July 23, 2019 | 67° F

Faculty, students discuss ‘Good Samaritan’ drug laws and policies

Photo by Edwin Gano |

Dave Dolan experienced something no student ever wants to endure. In 2002, his roommate overdosed the morning after a night of partying.

Dolan and his roommate had been partying, and when he awoke, his roommate’s skin was blue while vomit streamed from his mouth. Dolan’s other roommates and he tried to give the roommate CPR and then finally, after five minutes, they called 911.

“We were told that my friend had passed away hours before emergency medical services arrived and that there was nothing we could have done,” Dolan told The Drug Policy Alliance in a blog post titled, "My Story."

The Rutgers alumnus emphasized that he and his roommates decided to wait five minutes before calling the authorities because they feared being arrested for possession of drugs.

Following his roommate’s death, Dolan said he spiraled into emotional distress and heavy drug use.

“Before entering recovery, I overdosed four times and was lucky to have survived. Often, the people I was using drugs with would not call for an ambulance for fear that they would be arrested,” Dolan said, calling “Good Samaritan law” into attention.

The Good Samaritan law, which offers legal protection from arrest for those who call 911 in the event of an overdose.

The Overdose Prevention Act that Dolan mentions in his story was signed into law in 2013, and was a victory in the aid of preventing deaths by overdose, said Lisa Laitman, director of Alcohol and Drug Assistance Program (ADAP) at Rutgers.

“People were a little more anxious about giving people protection when it came to drugs (prior to the law in 2013), but the law was passed, and through the help of a lot of parents who have lost their children to drug abuse,” Laitman said.

Before the Overdose Prevention Act was passed, Rutgers had a similar policy with a "Good Samaritan" component because staff knew it was a life-saving intervention, Laitman said.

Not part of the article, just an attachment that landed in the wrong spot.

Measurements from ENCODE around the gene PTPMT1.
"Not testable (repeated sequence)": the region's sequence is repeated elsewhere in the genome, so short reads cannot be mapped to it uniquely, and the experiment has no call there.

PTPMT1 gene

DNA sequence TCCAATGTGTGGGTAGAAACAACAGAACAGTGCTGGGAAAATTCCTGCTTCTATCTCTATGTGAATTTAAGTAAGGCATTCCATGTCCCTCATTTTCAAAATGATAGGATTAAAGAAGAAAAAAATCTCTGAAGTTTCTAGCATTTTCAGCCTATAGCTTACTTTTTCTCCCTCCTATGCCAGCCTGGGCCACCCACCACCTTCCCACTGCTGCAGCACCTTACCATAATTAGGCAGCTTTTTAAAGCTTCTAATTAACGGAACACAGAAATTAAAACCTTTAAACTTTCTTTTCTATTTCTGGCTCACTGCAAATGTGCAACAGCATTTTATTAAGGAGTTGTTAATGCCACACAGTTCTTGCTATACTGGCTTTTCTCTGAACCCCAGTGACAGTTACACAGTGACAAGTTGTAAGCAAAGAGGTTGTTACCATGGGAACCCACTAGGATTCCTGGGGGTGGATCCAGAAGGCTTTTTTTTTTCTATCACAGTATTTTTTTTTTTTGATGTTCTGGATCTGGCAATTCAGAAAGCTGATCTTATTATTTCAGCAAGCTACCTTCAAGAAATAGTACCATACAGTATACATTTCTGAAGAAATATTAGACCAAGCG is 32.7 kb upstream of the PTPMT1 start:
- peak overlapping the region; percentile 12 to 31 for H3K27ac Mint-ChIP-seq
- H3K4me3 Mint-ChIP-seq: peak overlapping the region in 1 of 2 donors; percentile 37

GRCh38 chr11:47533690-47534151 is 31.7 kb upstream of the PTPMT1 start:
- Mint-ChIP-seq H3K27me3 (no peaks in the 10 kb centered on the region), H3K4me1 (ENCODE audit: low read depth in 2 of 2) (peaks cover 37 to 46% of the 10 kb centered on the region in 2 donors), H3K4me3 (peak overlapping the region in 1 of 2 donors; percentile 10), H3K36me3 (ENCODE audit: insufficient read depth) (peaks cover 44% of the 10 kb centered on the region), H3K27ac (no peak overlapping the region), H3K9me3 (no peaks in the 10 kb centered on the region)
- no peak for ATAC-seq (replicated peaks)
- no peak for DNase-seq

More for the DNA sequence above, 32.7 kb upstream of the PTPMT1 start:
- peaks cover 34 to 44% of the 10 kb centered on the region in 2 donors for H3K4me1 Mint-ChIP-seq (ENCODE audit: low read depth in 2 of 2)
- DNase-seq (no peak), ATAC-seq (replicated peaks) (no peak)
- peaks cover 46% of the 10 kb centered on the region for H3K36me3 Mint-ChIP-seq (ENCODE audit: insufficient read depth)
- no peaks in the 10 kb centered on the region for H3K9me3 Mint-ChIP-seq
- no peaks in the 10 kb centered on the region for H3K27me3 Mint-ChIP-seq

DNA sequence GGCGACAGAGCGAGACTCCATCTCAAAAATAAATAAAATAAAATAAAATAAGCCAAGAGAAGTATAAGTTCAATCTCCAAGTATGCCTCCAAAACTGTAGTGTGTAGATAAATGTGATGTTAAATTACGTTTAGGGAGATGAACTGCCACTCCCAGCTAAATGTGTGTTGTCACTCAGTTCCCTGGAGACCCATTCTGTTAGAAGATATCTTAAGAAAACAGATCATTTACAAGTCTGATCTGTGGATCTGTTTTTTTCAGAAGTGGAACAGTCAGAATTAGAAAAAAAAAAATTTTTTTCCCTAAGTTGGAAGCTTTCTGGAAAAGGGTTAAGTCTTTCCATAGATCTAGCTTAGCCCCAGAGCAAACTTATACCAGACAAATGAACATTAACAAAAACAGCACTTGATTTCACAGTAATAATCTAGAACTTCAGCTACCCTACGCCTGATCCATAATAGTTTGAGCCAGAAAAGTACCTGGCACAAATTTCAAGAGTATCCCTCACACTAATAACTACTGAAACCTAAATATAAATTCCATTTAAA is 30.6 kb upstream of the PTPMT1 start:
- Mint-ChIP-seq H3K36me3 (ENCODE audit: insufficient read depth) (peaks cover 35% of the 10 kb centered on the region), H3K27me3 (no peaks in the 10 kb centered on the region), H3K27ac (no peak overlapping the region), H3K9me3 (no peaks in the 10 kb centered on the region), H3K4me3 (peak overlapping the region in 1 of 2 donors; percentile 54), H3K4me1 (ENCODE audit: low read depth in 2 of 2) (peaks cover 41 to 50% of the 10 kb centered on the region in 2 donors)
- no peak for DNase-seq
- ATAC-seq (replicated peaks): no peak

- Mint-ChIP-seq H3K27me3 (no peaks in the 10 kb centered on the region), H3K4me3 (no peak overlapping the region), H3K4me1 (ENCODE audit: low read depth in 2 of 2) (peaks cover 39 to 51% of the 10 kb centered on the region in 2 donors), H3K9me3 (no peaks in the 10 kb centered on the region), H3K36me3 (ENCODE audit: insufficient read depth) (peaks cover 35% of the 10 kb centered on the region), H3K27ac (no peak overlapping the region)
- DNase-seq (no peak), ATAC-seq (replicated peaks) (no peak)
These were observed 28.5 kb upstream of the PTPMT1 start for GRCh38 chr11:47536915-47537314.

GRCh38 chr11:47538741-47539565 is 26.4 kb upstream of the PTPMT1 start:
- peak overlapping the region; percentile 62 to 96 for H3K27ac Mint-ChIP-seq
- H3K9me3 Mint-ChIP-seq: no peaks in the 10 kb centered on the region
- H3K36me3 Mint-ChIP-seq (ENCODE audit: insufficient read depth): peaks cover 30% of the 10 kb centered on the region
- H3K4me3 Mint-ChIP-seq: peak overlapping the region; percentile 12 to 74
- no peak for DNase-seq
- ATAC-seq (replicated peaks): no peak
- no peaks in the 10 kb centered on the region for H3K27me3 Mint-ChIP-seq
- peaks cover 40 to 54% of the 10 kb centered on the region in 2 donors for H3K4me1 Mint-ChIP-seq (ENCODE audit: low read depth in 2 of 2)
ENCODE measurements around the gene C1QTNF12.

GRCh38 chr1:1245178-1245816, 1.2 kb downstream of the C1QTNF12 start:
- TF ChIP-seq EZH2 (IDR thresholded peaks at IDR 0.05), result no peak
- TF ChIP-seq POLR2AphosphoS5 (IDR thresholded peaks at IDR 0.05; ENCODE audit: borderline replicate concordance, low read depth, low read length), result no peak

“(The help is important) for anyone, because it really protects you and really says if you call for help for somebody, you’re not going to be in trouble,” she said.

Kamil Sochacki, a School of Arts and Sciences senior, said he was not aware this sort of law existed and the impression he gets is the law should in someway be conditional.

“What I mean is that following an incident, the person who overdosed should be required to enroll in some form of a sobriety program,” Sochacki said. “This would be in effect to prevent or limit the chance for future overdoses.”

The policy of encouraging people to call for help has been long-standing at the university and it has actually prevented many deaths, Laitman said.

“Everything we do to get this word out is very important," she said. "When you’re worried about someone and you’re at a party or you’re at an off-campus apartment or you’re in a dorm, you can call for help, you’re not going to get in trouble."

It is a good idea to eliminate the fear associated with getting in trouble by the police during a medical emergency, Sochacki said.

The importance of having laws and resources known and available at Rutgers is to help students when they need it most, Sochacki said.

The several different resources available at the university for any alcohol or drug related assistance, including confidential counseling and an on-campus resident hall for students who are in recovery from addiction, Laitman said.

“All of my staff, including myself, are licensed clinical alcohol and drug counselors, and because of our license, we have to abide by federal regulations that protect people’s privacy, and so confidential counseling is often a really important aspect for people who have substance problems,” Latiman said. “Because people are worried about getting into trouble.”

Samantha Karas

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